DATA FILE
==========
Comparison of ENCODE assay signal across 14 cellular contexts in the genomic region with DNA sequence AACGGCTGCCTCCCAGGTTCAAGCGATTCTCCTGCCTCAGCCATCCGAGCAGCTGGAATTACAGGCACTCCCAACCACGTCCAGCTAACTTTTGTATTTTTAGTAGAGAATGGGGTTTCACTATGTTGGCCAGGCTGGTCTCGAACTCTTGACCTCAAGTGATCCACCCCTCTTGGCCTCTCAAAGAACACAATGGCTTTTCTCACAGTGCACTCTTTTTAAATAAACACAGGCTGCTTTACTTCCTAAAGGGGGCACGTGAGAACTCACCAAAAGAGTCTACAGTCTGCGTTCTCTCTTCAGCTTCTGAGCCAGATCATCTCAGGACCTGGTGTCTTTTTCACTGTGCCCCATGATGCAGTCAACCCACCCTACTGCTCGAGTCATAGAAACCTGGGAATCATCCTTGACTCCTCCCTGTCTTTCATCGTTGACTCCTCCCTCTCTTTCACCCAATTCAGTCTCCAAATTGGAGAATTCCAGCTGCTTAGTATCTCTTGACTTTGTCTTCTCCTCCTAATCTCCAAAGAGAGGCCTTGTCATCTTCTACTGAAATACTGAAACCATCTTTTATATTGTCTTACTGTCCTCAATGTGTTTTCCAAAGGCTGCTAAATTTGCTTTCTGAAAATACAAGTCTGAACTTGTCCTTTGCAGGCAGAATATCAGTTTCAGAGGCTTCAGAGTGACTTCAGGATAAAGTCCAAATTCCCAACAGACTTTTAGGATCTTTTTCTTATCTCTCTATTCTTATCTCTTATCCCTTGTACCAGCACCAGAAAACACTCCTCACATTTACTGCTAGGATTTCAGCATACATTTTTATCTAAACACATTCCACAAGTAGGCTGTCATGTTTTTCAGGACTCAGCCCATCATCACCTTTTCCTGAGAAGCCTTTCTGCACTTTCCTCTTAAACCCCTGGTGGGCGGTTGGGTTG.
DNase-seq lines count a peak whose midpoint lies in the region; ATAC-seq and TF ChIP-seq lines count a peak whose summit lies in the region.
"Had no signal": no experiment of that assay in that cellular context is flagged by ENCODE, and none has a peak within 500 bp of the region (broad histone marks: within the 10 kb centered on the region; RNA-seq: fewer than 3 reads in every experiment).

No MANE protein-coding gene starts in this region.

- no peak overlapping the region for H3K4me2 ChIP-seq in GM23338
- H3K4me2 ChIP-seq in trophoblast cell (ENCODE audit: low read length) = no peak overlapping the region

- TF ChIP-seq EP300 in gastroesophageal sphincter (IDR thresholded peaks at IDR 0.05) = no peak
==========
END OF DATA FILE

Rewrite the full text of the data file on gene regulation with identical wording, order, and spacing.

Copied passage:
Comparison of ENCODE assay signal across 14 cellular contexts in the genomic region with DNA sequence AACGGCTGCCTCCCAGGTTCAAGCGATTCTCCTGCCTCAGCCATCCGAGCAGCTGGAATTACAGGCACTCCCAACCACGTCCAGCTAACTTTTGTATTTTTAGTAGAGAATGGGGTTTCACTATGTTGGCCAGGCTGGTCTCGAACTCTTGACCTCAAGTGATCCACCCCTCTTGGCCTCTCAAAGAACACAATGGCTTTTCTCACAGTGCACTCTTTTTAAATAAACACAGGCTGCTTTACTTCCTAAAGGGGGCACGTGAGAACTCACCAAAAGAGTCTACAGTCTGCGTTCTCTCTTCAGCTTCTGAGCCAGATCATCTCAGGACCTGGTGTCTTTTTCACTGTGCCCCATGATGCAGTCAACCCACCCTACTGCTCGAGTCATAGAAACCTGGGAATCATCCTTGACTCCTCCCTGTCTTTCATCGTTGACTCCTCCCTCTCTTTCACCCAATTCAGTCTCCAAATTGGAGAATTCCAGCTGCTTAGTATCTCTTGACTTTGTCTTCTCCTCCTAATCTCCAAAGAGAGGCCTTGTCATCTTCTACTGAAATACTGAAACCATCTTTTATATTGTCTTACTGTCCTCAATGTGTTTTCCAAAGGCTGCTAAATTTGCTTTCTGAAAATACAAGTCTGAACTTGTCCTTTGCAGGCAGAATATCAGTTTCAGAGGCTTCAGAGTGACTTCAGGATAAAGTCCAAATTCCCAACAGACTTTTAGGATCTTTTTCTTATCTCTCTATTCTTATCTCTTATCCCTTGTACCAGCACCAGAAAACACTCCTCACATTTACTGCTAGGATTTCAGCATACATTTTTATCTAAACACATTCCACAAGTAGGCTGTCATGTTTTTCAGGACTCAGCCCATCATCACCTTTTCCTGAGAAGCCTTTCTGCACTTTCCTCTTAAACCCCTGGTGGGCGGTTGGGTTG.
DNase-seq lines count a peak whose midpoint lies in the region; ATAC-seq and TF ChIP-seq lines count a peak whose summit lies in the region.
"Had no signal": no experiment of that assay in that cellular context is flagged by ENCODE, and none has a peak within 500 bp of the region (broad histone marks: within the 10 kb centered on the region; RNA-seq: fewer than 3 reads in every experiment).

No MANE protein-coding gene starts in this region.

- no peak overlapping the region for H3K4me2 ChIP-seq in GM23338
- H3K4me2 ChIP-seq in trophoblast cell (ENCODE audit: low read length) = no peak overlapping the region

- TF ChIP-seq EP300 in gastroesophageal sphincter (IDR thresholded peaks at IDR 0.05) = no peak